For Year 9 and 10 students, leaders and teachers use nationally normed assessment tools to gather achievement information as students enter Year 9 and exit at Year 10. This comparative data shows that after two years most junior students reach the curriculum levels required to access NCEA Level 1 and succeed.

Other valued outcomes for students are the development of resilience and a strong sense of self belief through the pursuit of personal excellence. Students are learning how to be reflective and self-directing and to feel optimistic about their future. The school has a developing culture where young people celebrate all kinds of diversity. 

1.2 How well is the school accelerating learning for those Māori and other students who need this?

The school responds very effectively to Māori, Pacific students and other young people whose learning and achievement needs acceleration.

Year 9 achievement information indicates that a substantial group of Māori and Pacific students enters the school below expected curriculum levels in literacy. By the end of Year 10, this information shows that accelerated learning in literacy has occurred for most of these students. Almost all of these learners who have accelerated over a two-year period go on to achieve senior qualifications. There is evidence to show that this improvement trend for junior students has been maintained over time.

Māori and Pacific students at NCEA Level 1 and 2 have made accelerated shifts in their achievement over the last three years. Ninety-one percent of Māori students and 85% of Pacific students gained NCEA Level 2 in 2017. The Māori cohort outperformed other cohorts in the school. At NCEA Level 3 there are some disparities for Māori and Pacific learners.

2 School conditions for equity and excellence – processes and practices

2.1 What school processes and practices are effective in enabling achievement of equity and excellence, and acceleration of learning?

School leadership and stewardship, teacher capability and the improvement-focused learning culture are highly effective school conditions that enable students’ achievement of equity and excellence.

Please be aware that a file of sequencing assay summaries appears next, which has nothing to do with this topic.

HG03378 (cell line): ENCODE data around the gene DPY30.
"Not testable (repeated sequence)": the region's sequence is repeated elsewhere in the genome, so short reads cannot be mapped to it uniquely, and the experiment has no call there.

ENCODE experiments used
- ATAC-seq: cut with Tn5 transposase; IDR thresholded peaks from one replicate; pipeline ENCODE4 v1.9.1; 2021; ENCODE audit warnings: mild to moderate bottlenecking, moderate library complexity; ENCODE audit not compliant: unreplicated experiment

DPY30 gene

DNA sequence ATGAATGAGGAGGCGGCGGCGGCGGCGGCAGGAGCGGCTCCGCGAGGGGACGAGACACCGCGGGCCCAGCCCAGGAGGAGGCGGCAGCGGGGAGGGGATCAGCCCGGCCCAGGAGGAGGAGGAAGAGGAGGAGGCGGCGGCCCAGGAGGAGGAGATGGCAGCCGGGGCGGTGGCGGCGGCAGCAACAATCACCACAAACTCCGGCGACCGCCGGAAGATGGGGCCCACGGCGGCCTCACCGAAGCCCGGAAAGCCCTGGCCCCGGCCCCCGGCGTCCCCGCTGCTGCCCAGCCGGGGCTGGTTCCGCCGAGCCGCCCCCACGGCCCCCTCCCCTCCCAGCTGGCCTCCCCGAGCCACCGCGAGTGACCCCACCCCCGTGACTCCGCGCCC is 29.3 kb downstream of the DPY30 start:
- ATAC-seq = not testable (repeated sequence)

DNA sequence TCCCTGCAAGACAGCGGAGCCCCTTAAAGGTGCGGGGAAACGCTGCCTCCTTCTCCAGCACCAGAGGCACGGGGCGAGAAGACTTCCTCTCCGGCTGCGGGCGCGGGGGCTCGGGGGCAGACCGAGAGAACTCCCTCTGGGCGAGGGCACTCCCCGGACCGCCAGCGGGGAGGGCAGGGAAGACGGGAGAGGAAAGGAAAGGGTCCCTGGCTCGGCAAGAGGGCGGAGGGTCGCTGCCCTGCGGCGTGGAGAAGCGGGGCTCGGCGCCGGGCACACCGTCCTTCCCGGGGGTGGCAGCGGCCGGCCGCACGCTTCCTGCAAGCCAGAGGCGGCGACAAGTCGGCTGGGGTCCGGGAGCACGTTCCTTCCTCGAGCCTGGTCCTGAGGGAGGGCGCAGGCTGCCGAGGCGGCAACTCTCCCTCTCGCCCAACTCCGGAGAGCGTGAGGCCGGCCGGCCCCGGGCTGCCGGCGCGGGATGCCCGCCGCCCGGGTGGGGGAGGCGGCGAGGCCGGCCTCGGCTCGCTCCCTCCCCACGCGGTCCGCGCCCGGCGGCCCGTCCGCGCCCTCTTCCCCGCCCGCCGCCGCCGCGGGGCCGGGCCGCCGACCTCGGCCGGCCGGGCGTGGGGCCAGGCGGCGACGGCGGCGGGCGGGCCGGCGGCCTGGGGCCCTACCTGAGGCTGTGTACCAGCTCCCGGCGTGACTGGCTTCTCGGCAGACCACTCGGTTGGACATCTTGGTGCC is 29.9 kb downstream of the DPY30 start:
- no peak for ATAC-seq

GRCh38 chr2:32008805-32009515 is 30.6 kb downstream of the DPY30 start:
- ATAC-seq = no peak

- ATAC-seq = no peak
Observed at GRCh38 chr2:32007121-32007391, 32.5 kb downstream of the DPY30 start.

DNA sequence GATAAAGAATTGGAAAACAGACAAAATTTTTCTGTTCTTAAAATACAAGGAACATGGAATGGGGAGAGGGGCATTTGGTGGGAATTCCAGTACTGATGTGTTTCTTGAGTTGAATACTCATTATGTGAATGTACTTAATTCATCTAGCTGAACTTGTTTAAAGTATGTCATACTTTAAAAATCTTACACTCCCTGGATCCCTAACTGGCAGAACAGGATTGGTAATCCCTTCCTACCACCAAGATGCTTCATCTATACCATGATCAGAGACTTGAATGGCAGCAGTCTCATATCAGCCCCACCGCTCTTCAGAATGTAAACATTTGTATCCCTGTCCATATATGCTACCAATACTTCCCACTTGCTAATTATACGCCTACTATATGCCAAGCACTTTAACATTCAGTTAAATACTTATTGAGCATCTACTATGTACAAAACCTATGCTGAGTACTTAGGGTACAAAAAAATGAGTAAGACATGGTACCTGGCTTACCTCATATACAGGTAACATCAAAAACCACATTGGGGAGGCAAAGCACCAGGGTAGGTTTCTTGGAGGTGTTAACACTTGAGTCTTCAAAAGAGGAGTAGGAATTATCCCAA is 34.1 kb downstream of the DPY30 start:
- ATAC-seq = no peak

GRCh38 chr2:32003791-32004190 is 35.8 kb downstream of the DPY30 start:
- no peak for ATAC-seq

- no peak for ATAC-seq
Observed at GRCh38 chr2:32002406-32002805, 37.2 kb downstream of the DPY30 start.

Leaders deliberately promote equity and excellence through personalised approaches to learning. The opportunity for individualised programmes is a key driver in the school’s new strategic plan. Leaders at all levels of the school are successfully promoting a collaborative and reflective teaching culture that encourages and supports students to achieve their personal best.  

Teachers continue to grow their capability and trial ways to support students who need to make accelerated shifts in their learning. The recently introduced teacher appraisal process is high quality, reflects the new Education Council standards, and aligns with school priorities and professional learning initiatives.

At Year 11, 12 and 13, staff focus on the tracking and monitoring of NCEA performance through a ‘numbers, names and needs’ approach. Additionally, a mentoring system has been introduced. Students have a significant mentor teacher to work with in a personalised learning relationship over their time at school. Subject teachers plan different actions when additional learning strategies are needed to ensure successful outcomes. Learner support systems work effectively for students who have different or special needs.

The school has a learning culture that promotes and fosters student wellbeing for learning. A wrap-around approach to pastoral care and the use of restorative practices support student management.

There is a school-wide curriculum focus on building student-directed learning behaviour. Digital platforms extend time for students, groups of students and teachers to have more personalised learning contact. This helps to extend the scope of self-managed learning.

Stewardship of the school is sound. The board has made strategic appointments to senior leadership to guide the school’s development in offering students 21st century educational opportunities. Trustees value the school’s ethnic diversity, and the broadening of pathway choices for students.

2.2 What further developments are needed in school processes and practices for achievement of equity and excellence, and acceleration of learning?

Developments that could be considered for further improvement include:

  • A review of Year 9 and 10 systems and processes for assessment and the use of achievement data, including transition information. This could offer further opportunity for leaders and teachers to create a meaningful learning profile for junior students. It could also assist teachers to inquire into acceleration strategies that may be effective for junior students across other learning areas in the curriculum, as well as the current literacy focus.  
  • Leadership inquiry into how the school’s systems can strengthen parity for Māori and Pacific students at NCEA Level 3. This would ensure the acceleration gains made at NCEA Level 1 to Level 2 are maintained to advantage.

3 Board assurance on legal requirements